Thursday, September 4, 2014

Anatomy of a Misfit by Andrea Portes--Long, sort of ranty Book Review
Fall’s buzzed-about, in-house favorite. Outside, Anika Dragomir is all lip gloss and blond hair—the third most popular girl in school. Inside, she’s a freak: a mix of dark thoughts, diabolical plots, and, if local chatter is to be believed, vampire DNA (after all, her father is Romanian). But she keeps it under wraps to maintain her social position. One step out of line and Becky Vilhauer, first most popular girl in school, will make her life hell. So when former loner Logan McDonough shows up one September hotter, smarter, and more mysterious than ever, Anika knows she can’t get involved. It would be insane to throw away her social safety for a nerd. So what if that nerd is now a black-leather-jacket-wearing dreamboat, and his loner status is clearly the result of his troubled home life? Who cares if the right girl could help him with all that, maybe even save him from it? Who needs him when Jared Kline, the bad boy every girl dreams of, is asking her on dates? Who?

Anatomy of a Misfit is Mean Girls meets The Perks of Being a Wallflower, and Anika’s hilariously deadpan delivery will appeal to readers for its honesty and depth. The so-sad-it’s-funny high school setting will pull readers in, but when the story’s dark foreboding gradually takes over, the devastating penultimate tragedy hits like a punch to the gut. Readers will ride the highs and lows alongside funny, flawed Anika—from laughter to tears, and everything in between.

Thanks to the publisher, and Edelweiss for this review copy.
 So here's the thing I have a funny sense of humor. I generally like the kind of humor that is sarcastic, dry, and directly relative to my life. So when I got through the first ten percent of the novel I was genuinely amused. I laughed out loud. 

Then it sort of started going down hill. The main character's best friend consistently refers to her as an immigrant. I'm not sure if this is an insult or a term of endearment. It's typically spoken in a negative connotation, so you be the judge. The MC is Romanian (don't quote me I can't seem to remember) which in her podunk town does makes her an immigrant, luckily for her only her "friends" know. This saves her from relentless ridicule and possible abuse.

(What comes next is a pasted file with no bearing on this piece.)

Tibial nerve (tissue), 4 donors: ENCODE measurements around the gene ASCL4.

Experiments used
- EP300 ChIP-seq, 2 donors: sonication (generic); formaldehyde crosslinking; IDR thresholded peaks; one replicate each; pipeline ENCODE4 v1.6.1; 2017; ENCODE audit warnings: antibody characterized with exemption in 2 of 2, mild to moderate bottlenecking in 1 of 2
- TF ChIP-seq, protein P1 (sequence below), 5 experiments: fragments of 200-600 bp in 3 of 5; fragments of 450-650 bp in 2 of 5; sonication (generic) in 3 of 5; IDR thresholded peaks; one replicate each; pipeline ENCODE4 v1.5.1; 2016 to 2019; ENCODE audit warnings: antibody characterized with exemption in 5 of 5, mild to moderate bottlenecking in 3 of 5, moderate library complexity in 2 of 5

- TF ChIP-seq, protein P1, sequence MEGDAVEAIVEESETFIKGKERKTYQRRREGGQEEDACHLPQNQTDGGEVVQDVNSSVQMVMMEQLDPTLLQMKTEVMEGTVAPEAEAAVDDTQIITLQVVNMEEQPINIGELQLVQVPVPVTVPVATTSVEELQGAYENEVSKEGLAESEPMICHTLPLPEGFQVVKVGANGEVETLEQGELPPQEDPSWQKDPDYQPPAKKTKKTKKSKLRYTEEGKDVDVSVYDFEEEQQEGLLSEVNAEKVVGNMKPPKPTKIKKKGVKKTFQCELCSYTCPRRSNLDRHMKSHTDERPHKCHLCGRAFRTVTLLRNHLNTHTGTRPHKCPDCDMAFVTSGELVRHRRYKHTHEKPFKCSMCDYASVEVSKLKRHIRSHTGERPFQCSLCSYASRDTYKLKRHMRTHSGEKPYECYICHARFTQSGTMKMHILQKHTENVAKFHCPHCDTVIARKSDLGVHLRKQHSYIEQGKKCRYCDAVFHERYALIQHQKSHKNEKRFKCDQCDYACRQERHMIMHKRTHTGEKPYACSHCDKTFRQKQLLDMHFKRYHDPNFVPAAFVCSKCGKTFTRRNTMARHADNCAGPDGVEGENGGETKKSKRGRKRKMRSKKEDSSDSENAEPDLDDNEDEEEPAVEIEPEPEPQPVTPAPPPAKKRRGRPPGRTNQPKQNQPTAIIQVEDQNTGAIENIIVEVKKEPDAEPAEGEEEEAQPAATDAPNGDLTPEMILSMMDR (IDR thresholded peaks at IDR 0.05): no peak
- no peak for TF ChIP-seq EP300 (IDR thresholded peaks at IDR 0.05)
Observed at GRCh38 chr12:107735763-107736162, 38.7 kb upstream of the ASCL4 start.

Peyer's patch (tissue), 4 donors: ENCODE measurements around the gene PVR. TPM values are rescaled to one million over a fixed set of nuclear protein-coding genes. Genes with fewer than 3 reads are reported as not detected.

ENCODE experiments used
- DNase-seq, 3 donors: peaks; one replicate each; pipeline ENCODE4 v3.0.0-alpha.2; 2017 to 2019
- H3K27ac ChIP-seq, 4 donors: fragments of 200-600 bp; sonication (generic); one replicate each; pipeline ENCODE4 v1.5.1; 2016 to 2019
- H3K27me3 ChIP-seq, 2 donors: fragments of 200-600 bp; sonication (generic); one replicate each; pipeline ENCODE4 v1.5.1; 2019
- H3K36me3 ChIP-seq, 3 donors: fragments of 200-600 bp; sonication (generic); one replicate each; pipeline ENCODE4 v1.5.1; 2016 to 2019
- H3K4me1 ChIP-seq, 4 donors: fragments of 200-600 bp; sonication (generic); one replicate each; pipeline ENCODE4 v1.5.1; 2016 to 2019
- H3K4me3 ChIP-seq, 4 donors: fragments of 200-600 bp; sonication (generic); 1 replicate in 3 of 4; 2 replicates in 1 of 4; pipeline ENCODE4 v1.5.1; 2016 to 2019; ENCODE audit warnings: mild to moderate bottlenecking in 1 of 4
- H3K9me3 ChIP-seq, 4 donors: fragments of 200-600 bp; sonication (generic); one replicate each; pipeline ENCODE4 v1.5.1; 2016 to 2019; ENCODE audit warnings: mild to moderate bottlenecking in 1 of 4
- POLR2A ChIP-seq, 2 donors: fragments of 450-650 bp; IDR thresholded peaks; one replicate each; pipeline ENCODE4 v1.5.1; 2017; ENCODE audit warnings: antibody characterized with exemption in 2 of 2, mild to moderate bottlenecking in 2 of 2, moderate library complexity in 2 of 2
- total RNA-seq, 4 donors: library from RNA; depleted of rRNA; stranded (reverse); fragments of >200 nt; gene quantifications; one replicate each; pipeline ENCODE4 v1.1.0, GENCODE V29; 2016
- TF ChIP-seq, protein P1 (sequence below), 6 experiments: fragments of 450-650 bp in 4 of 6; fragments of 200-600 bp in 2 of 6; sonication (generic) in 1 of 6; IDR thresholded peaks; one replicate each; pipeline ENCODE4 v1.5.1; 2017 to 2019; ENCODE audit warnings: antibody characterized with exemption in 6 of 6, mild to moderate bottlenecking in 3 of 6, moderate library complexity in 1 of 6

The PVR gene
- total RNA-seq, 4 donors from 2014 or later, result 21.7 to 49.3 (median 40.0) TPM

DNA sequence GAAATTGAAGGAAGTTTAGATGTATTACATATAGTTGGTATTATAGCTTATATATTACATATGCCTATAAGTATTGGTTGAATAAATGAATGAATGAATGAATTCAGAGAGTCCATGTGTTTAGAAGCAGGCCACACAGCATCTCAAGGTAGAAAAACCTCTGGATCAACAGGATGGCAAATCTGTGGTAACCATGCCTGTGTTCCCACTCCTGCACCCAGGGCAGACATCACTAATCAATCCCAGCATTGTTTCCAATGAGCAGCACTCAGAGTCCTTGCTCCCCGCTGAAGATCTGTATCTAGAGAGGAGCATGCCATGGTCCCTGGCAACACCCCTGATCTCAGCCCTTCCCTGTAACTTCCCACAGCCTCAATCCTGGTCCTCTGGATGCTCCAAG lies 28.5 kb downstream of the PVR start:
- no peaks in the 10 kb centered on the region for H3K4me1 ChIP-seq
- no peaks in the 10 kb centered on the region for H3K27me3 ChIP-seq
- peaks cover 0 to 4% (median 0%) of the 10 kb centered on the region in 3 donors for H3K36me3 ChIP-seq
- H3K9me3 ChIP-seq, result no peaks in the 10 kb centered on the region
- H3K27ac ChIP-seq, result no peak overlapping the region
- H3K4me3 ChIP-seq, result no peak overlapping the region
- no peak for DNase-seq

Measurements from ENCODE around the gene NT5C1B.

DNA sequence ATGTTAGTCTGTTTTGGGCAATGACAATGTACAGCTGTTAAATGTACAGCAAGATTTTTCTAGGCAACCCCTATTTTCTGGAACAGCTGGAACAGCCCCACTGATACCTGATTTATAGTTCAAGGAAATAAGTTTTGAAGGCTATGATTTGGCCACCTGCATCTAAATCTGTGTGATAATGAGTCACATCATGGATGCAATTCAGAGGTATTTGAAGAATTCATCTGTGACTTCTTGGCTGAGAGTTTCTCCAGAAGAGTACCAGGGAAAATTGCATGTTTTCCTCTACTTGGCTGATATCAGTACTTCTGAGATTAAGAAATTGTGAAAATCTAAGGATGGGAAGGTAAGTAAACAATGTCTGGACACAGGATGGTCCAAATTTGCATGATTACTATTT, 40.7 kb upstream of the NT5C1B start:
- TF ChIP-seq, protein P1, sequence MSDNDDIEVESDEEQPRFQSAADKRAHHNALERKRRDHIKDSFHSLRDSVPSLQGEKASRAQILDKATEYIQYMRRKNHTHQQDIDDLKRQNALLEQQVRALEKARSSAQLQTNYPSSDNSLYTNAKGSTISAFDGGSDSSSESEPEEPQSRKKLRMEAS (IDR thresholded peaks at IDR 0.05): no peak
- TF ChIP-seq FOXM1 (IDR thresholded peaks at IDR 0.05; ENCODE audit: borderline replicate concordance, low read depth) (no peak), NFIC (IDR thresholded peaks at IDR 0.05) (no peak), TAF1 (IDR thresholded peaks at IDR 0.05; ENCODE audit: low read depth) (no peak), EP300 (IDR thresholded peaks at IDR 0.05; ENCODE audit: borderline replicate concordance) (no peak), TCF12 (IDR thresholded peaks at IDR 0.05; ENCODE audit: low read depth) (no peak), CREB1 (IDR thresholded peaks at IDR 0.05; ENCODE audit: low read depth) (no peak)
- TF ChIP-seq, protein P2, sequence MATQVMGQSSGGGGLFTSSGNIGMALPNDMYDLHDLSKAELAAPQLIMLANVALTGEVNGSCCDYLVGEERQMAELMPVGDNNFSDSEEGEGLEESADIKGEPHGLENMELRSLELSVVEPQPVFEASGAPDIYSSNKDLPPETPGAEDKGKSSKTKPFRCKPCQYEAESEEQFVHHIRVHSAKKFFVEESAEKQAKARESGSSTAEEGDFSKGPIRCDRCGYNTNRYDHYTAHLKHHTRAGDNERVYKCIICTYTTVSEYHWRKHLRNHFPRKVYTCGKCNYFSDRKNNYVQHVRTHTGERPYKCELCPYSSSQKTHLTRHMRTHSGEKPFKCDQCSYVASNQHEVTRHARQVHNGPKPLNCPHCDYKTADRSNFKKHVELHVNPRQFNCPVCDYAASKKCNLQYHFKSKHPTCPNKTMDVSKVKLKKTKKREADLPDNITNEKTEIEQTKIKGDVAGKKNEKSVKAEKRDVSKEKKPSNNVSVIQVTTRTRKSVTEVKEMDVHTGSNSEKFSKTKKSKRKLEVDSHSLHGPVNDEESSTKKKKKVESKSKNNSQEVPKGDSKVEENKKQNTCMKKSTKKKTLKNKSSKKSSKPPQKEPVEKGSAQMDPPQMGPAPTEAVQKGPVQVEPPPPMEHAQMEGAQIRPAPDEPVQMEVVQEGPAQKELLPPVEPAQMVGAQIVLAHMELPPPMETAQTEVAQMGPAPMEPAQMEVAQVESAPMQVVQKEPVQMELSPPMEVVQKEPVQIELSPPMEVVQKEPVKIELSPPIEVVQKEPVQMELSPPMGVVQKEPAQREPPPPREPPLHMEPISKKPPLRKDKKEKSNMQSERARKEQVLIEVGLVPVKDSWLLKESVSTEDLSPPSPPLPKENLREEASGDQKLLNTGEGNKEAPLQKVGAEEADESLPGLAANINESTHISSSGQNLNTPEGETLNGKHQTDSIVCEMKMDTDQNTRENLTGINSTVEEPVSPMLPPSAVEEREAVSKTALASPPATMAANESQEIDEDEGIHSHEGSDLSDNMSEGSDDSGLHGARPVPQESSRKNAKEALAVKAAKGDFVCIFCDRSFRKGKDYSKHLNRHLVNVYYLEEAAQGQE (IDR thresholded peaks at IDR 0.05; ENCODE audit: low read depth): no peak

Okay, fine. Introduce, best friend number two, Shelli. According to the MC, she is Christian and her mother is a bible-toting freak of nature, whose sole purpose on earth is to turn everyone else Christian and do extreme religious things, like burn her daughter's hair after a haircut because she doesn't want any one to cast spells on her daughter using locks of her hair.

Oh, and because she's Christian she probably doesn't believe in Mathematics. Here's the quote,
"Or maybe she can't add. She is a Christian. I don't think they believe in math." o_O

 I am not easily offended. I typically brush things off but I started to find the author's depiction of Christianity pretty offensive. I get it there are some Christians who are obnoxious and outright heavy handed when it comes to the way they deliver "the message", so to speak. BUT it seemed that at every point the author brought up Christianity it was to paint it in a negative light.

I couldn't care less what the author believes or doesn't believe in, her point was made more than once and quite frankly it started to grate on my nerves.

Then at about 75% in she believe in God. She just did. I'm just going to move on.